The Sages, puzzled by the plural, “Let us make man,” interpreted it to mean that God consulted with the angels. Despite the fact that the use of the word “us” was dangerous – it could be read as compromising the pure monotheism of Judaism – nonetheless the principle of consultation is so important that the Torah takes the risk of being open to misinterpretation. God consults, according to the Sages. “God does not act tyrannically toward His creatures.” (Avoda Zara 3a)

To be sure, the Sages said that at Sinai God suspended the mountain above the Israelites and said, “If you say ‘No,’ this will be your grave.” (Shabbat 88a) But this is not the plain sense of the verse. To the contrary, before he gave the Torah to Israel he commanded Moses to explain to the people what was being proposed (Ex. 19:4-6). And it was only when the people – “all the people together” (Ex. 19:8) “with one voice” (Ex. 24:3) – that the covenant was made. That is the biblical basis for the idea, in the American Declaration of Independence, that governments gain their authority from “the consent of the governed.” The very act of giving humans freedom means that God never forces us against our will. As Eisenhower once said, “Hitting people over the head is not leadership: it is assault.” So why was God here, as it were, speaking out of character?

The answer, it seems to me, is this: Both God and Moses wanted Joshua to know that true leadership cannot be a one-sided affair, be it the pursuit of consensus or command-and-control.  It must be a deft balance of both. They wanted Joshua to hear this in the most striking way, so each said what they were least expected to say.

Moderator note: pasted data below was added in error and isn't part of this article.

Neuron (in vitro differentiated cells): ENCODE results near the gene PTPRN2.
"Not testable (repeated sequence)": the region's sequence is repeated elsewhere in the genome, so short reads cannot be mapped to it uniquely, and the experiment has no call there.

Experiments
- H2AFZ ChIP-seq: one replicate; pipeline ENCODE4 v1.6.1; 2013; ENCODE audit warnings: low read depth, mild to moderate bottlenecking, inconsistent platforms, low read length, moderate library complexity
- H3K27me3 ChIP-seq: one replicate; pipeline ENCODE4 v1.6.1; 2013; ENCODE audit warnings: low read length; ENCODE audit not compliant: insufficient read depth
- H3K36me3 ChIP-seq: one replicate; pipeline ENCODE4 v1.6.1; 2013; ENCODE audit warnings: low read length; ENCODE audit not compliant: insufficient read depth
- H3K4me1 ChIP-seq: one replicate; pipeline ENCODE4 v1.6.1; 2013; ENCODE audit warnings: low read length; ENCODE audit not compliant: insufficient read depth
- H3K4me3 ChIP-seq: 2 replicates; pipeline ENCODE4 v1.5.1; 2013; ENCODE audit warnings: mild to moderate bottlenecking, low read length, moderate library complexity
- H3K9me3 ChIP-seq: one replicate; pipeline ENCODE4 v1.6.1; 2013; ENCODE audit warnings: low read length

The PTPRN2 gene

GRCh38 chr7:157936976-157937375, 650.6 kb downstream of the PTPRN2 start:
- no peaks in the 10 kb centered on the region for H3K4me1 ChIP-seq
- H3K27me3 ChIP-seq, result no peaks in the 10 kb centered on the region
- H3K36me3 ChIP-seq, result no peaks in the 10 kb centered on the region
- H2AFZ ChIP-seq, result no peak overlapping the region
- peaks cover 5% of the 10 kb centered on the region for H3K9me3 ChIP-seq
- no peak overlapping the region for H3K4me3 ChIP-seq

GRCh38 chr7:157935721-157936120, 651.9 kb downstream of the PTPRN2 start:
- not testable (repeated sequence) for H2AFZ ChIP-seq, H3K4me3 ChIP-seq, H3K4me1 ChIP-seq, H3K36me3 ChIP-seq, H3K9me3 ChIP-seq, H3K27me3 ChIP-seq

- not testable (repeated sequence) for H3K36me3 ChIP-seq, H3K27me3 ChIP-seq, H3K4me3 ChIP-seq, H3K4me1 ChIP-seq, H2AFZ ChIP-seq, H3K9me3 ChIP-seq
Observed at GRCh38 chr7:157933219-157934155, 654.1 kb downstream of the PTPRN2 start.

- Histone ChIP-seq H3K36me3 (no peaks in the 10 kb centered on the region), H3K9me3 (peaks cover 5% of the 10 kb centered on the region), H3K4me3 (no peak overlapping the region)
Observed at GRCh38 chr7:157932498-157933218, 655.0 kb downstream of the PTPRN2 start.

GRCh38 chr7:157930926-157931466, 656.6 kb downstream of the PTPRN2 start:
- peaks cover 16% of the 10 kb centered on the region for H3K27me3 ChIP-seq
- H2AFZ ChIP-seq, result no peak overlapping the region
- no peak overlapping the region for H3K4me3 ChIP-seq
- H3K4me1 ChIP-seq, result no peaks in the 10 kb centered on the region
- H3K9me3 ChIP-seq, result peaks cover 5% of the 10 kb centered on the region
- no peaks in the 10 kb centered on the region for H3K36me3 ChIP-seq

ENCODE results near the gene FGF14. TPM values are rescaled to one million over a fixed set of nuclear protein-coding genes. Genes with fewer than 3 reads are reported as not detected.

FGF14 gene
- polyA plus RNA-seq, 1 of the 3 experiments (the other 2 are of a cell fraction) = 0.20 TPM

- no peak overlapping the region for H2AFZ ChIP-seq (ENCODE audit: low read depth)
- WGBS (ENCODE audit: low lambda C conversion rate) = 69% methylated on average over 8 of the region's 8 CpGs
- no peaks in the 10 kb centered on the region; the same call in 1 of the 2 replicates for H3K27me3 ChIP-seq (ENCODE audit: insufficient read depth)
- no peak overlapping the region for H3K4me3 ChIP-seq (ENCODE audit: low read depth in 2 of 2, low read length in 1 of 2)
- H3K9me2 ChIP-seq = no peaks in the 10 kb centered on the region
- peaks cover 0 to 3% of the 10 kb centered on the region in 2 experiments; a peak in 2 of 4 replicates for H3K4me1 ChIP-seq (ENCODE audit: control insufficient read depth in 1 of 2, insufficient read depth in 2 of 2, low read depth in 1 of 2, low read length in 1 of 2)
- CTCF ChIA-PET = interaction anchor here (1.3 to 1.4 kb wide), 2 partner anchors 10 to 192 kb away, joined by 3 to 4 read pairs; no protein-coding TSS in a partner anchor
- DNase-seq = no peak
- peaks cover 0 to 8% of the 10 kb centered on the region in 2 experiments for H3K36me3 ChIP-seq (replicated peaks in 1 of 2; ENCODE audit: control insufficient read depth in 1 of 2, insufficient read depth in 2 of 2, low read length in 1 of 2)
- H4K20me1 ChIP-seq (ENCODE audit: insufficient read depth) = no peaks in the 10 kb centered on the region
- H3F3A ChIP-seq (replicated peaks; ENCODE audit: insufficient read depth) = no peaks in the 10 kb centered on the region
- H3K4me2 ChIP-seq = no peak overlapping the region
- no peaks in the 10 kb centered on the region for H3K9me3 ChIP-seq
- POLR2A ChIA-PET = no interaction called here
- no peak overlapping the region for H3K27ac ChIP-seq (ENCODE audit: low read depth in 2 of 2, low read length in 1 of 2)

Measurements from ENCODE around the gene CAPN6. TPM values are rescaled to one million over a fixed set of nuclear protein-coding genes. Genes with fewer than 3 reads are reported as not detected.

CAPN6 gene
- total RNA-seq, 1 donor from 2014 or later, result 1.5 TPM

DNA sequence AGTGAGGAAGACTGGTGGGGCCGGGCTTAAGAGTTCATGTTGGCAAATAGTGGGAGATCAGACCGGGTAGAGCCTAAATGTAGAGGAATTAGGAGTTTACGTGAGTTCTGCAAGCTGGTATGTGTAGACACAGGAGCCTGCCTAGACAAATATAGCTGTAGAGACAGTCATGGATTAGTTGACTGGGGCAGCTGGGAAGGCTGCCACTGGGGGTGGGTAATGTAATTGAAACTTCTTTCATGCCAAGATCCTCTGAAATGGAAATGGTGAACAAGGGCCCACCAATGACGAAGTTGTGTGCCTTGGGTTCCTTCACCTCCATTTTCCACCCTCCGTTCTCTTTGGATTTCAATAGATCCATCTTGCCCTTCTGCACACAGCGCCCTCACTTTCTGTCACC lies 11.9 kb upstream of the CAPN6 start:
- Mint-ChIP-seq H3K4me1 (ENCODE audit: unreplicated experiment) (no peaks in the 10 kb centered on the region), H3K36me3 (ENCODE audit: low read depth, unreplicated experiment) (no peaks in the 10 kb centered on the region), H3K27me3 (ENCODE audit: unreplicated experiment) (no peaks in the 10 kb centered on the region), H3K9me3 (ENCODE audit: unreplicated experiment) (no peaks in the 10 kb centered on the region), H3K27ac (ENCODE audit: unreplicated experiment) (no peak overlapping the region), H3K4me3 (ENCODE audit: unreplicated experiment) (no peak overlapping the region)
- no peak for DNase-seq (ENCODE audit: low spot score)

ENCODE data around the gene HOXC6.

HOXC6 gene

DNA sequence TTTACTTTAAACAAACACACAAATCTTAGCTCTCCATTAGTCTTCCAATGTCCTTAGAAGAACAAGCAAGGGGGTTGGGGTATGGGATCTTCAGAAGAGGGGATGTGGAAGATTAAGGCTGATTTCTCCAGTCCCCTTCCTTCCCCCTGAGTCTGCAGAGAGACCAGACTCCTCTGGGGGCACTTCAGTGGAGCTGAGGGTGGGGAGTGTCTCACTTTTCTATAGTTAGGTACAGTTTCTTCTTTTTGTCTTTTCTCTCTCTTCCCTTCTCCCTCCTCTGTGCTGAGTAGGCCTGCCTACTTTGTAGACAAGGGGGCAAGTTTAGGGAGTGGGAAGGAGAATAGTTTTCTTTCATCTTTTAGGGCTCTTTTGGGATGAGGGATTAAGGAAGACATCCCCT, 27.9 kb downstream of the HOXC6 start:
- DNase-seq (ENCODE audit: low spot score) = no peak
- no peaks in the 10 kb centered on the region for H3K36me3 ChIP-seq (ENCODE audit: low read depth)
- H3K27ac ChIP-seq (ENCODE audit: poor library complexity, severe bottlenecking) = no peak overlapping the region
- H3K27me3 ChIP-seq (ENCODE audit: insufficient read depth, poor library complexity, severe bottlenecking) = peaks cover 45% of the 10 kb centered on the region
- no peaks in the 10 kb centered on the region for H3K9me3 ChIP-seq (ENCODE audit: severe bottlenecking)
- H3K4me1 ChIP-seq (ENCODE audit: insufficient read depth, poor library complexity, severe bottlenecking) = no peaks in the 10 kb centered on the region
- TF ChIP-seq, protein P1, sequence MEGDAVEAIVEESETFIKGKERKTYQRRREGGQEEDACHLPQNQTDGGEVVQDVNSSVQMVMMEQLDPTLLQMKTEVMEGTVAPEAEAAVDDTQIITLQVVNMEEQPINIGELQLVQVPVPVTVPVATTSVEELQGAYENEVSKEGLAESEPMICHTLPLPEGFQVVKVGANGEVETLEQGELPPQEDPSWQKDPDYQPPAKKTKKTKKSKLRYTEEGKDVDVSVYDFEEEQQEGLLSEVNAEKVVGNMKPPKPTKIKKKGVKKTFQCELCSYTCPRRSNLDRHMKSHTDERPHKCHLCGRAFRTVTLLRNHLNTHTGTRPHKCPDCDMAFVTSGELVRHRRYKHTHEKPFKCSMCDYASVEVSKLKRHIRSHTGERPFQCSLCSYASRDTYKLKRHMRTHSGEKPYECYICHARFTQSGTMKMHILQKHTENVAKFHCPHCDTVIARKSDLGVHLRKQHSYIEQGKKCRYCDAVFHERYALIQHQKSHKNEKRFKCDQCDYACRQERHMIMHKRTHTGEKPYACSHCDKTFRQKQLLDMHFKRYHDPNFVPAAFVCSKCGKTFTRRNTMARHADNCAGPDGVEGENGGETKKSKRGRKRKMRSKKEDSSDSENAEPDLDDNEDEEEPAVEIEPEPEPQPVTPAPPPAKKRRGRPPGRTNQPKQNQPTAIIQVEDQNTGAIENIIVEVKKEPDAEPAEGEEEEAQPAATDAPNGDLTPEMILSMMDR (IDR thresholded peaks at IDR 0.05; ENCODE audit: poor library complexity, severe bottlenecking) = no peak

Moses, whom everyone associated with strong, decisive leadership, in effect told Joshua, “Don’t forget to strive for consensus. Your task is not what mine was. I had to take people out of slavery. You have to lead them into a land of freedom. Freedom means taking people seriously. The leadership of a free people involves listening, respecting and striving for consensus wherever possible.”

God, who gave humans their freedom and never imposed Himself on people against their will, said, “Joshua, I am God; you are not. I have to respect people’s freedom. I have to let them go the way they are determined to go, even if it is wrong and self-destructive. But you are a human among humans and it is your task to show them the way that leads to justice, compassion and the good society. If the people do not agree with you, you have to teach them, persuade them, but ultimately you have to lead them, because if everyone does what is right in their own eyes, that is not freedom but chaos.”

In short, leadership is not simple. It is complex because it involves people and people are complex. You have to listen, and you have to lead. You have to strive for consensus but ultimately, if there is none, you must take the risk of deciding. Had they waited for consensus Lincoln, would never have ended slavery, Roosevelt and Churchill would never have led the free world to victory, and Ben Gurion would never have proclaimed the State of Israel.